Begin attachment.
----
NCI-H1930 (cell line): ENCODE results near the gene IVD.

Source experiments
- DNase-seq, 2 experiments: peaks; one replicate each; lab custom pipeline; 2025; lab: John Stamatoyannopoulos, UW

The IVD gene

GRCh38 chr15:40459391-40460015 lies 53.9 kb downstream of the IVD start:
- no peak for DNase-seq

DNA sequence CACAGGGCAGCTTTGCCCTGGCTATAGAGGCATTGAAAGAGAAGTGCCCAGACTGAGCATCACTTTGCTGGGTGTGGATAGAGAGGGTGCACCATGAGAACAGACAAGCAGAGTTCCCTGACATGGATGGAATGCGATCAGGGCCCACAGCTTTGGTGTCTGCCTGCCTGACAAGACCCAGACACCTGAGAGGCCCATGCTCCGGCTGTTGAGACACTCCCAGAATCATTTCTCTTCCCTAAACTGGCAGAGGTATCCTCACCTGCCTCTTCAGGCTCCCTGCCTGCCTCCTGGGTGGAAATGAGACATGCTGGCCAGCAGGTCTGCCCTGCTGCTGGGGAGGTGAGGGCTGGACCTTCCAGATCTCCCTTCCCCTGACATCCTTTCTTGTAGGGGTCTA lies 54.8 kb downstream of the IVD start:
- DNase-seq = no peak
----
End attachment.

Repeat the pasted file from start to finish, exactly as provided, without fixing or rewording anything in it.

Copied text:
NCI-H1930 (cell line): ENCODE results near the gene IVD.

Source experiments
- DNase-seq, 2 experiments: peaks; one replicate each; lab custom pipeline; 2025; lab: John Stamatoyannopoulos, UW

The IVD gene

GRCh38 chr15:40459391-40460015 lies 53.9 kb downstream of the IVD start:
- no peak for DNase-seq

DNA sequence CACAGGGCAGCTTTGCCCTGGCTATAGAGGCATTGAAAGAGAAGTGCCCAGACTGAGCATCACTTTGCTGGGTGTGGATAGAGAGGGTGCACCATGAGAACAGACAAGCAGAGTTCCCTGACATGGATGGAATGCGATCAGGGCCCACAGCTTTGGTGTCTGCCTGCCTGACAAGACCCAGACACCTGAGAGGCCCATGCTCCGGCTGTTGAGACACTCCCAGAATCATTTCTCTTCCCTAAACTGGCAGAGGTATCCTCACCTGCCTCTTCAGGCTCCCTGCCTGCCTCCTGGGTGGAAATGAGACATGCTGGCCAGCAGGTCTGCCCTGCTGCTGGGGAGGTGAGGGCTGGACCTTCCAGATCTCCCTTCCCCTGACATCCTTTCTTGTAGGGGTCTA lies 54.8 kb downstream of the IVD start:
- DNase-seq = no peak